The investigation led Detroit fire commissioner Edsel Jenkins to only one reasonable conclusion. He had to fire the EMT, who refused to provide services to a dying baby despite being minutes from the scene. The internal investigation did not reveal a lot of redeeming information regarding what Ann Marie Thomas did while on the job. Instead of putting aside personal feelings to do a good job, it appeared that Thomas had done exactly what others feared she had done – not her best.
As an employee of the Detroit Fire Department, Ann Marie Thomas was expected to always provide the best service possible to the people of the greater Detroit community. However, the internal investigation into her response to the baby in need concluded that she could have done better. Now, Thomas has been fired by the fire chief and must look for work elsewhere.
“Today, we conducted an appeals hearing, which Ms. Thomas requested. After reviewing all of the facts of this incident, I have determined that the appropriate course of action is to terminate Ms. Thomas’ employment with the Detroit Fire Department effective immediately,” Jenkins said in a statement released on Wednesday.
Thomas was no beginner. She worked as a medic for years. The situation in question started off on the wrong foot. The dispatcher was frantic and incoherent, which made it difficult for Thomas to fully understand everything about the call. However, this much was clear – a mother had called for emergency help for her infant.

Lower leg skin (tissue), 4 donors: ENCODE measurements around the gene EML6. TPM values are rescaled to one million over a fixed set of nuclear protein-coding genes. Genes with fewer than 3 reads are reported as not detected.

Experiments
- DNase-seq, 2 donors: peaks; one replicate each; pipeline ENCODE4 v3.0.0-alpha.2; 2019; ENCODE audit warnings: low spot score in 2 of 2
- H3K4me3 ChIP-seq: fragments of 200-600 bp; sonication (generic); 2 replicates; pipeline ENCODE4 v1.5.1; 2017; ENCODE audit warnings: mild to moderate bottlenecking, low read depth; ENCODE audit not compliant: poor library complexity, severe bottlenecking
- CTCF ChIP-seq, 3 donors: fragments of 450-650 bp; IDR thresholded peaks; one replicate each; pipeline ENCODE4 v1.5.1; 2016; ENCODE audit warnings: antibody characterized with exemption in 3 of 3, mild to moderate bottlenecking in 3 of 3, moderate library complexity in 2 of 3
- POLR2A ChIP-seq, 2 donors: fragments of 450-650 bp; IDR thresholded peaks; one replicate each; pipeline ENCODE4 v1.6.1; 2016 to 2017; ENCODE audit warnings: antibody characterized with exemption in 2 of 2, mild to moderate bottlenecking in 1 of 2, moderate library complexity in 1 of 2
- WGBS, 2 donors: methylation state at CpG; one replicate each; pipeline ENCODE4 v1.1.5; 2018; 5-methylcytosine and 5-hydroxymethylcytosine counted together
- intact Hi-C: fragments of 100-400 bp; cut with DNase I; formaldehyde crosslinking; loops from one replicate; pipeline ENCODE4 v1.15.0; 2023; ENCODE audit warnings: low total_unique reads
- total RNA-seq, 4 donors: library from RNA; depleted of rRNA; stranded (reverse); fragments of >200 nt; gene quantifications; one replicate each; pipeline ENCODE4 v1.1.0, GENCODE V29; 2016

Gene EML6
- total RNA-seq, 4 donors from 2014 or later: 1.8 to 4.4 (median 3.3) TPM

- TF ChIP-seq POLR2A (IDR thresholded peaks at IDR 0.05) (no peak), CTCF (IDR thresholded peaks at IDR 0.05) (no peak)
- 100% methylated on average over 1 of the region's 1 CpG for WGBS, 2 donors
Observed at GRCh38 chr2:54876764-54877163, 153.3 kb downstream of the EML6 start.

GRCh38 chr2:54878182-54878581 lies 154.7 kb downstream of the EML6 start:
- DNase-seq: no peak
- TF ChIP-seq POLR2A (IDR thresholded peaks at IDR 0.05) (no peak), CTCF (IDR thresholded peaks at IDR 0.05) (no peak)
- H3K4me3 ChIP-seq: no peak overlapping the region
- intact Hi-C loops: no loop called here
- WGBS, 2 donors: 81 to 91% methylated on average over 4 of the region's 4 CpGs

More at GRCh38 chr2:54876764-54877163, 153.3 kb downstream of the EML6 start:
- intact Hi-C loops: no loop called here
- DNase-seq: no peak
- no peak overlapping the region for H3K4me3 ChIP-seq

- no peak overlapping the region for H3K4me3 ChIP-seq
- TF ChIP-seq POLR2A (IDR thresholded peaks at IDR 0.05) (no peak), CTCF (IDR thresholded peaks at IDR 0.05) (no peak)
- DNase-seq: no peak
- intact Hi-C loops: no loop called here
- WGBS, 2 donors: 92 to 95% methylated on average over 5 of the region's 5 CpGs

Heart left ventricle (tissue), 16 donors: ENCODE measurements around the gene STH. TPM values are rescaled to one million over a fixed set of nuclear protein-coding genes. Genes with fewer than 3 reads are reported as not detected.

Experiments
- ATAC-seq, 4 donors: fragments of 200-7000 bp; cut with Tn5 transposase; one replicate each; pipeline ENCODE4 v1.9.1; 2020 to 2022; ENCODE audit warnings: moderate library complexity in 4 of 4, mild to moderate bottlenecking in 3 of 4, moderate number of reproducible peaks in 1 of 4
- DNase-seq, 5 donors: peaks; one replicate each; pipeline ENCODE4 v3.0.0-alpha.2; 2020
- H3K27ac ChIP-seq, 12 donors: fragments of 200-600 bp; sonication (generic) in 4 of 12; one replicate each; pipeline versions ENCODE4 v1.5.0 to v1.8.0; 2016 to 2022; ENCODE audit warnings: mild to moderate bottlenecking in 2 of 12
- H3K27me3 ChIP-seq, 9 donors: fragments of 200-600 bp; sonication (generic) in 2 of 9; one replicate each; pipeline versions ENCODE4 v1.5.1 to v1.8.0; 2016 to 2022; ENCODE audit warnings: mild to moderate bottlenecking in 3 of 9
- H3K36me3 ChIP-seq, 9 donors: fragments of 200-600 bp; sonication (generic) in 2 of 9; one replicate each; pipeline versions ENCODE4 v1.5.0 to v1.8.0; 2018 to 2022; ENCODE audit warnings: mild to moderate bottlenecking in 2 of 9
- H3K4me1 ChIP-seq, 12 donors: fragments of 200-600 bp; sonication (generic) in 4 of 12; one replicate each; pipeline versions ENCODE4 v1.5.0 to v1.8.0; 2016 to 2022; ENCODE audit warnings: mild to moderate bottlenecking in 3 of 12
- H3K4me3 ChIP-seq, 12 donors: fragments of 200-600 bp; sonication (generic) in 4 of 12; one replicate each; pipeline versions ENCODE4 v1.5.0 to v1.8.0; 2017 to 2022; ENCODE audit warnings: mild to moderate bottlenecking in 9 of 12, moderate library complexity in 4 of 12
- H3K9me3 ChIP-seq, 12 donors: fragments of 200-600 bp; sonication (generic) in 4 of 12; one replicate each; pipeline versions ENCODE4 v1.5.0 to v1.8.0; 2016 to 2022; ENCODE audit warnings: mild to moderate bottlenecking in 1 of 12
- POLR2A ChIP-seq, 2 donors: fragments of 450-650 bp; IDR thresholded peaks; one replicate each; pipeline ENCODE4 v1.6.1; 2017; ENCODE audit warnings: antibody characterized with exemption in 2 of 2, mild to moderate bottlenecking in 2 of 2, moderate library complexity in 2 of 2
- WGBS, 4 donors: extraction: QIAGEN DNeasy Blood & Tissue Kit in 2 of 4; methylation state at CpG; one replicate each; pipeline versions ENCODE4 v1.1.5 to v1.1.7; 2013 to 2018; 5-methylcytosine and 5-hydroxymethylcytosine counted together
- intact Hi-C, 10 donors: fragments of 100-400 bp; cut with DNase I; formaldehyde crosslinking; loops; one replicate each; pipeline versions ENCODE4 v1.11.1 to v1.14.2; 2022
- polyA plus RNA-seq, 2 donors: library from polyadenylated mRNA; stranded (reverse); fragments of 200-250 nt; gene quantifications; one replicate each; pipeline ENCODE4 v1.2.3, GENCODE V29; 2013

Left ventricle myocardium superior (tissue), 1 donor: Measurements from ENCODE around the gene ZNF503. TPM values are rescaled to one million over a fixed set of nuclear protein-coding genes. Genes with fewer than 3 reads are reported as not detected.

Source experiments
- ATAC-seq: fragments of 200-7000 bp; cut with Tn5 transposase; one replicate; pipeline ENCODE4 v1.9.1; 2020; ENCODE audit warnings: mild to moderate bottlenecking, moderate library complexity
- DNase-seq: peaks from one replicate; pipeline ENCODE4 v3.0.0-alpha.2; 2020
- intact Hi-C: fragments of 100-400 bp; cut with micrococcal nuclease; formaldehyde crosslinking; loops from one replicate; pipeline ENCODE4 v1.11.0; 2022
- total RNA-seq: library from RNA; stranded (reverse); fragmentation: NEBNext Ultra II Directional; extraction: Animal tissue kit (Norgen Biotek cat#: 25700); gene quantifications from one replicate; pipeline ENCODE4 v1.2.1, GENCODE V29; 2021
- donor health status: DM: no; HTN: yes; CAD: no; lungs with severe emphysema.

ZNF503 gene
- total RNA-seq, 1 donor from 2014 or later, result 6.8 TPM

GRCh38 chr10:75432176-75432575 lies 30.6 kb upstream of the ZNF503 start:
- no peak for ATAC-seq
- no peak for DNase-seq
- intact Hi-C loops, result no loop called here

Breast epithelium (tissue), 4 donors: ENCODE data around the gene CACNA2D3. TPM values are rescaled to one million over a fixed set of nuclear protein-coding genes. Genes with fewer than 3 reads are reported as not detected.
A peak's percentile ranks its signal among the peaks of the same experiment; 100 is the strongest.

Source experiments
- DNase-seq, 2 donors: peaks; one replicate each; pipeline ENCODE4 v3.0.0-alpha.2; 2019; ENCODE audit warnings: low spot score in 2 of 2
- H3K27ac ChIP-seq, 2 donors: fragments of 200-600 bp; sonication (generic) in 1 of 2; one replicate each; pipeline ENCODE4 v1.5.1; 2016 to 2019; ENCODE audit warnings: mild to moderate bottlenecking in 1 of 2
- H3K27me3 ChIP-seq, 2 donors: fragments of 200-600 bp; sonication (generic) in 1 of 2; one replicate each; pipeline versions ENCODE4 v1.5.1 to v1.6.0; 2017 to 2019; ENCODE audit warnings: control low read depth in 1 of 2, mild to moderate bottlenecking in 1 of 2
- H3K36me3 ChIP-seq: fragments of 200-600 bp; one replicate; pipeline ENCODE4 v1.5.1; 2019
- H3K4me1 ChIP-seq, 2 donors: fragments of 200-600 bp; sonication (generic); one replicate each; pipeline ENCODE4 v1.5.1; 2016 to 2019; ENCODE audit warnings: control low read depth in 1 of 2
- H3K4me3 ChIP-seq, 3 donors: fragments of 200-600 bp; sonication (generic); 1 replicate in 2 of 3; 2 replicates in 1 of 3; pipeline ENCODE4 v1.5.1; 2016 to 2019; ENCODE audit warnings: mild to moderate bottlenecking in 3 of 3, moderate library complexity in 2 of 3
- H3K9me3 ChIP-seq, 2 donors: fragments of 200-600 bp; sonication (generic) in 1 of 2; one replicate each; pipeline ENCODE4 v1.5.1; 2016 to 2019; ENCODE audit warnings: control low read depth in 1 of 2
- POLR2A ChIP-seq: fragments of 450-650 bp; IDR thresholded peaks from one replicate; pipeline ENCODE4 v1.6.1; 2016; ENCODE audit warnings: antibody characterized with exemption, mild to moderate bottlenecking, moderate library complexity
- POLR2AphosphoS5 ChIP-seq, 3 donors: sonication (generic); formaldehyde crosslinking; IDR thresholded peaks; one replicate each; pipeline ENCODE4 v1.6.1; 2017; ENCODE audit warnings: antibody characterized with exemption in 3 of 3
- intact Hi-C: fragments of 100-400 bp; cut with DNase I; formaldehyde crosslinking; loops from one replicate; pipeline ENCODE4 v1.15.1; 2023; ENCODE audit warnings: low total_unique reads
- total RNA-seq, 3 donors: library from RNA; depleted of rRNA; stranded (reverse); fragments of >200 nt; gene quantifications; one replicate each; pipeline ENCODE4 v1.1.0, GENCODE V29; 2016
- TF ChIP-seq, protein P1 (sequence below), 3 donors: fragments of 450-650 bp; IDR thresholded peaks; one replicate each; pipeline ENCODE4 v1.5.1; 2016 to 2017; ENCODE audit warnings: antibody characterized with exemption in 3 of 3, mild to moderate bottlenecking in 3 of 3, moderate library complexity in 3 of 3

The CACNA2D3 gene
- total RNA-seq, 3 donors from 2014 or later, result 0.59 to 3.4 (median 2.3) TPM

Although Thomas was less than a mile from the infant’s location, she refused to answer the call. Not only did she refuse to answer the call, she outright refused to do so.
Meanwhile, two minutes away, the baby was suffering. Despite “refusing” to help the child, Thomas arrived at the baby’s location six minutes after the call was placed and then radioed back to dispatch:
“33 is in position on Pembroke around the corner from the scene.”
“33, I’m going to need you to make that scene,” the Detroit Fire EMS supervisor said. “You’re going to have to make patient contact.”
Although Thomas was close to the home, she did not go inside. Her partner stood by her throughout the ordeal.
“Uh, Romeo 33? Updated information that the child is not breathing,” the supervisor said over the radio. “The baby was hooked up to an oxygen machine because it was premature. Romeo 33?”
The supervisor waited for Thomas to act, but she did not.
“Romeo 33, Medic 51, be advised CPR is being performed on your scene. Romeo 33, Medic 51. CPR is being performed by the baby’s mother.”
The Detroit Fire Department conducted two internal investigations after the incident. They found a record that Thomas, at one point, told the supervisor: “I’m not about to be on no scene 10 minutes doing CPR, you know how these families get.”
An ambulance eventually arrived. The baby was transported to the hospital, where she died the following morning.
“EMT Thomas was immediately removed from duty following this incident,” Commissioner Jenkins said. “She has since filed an appeal. As executive fire commissioner, I have the ability to make the ultimate determination.”
Every time you share an AWM story, you help build a home for a disabled veteran.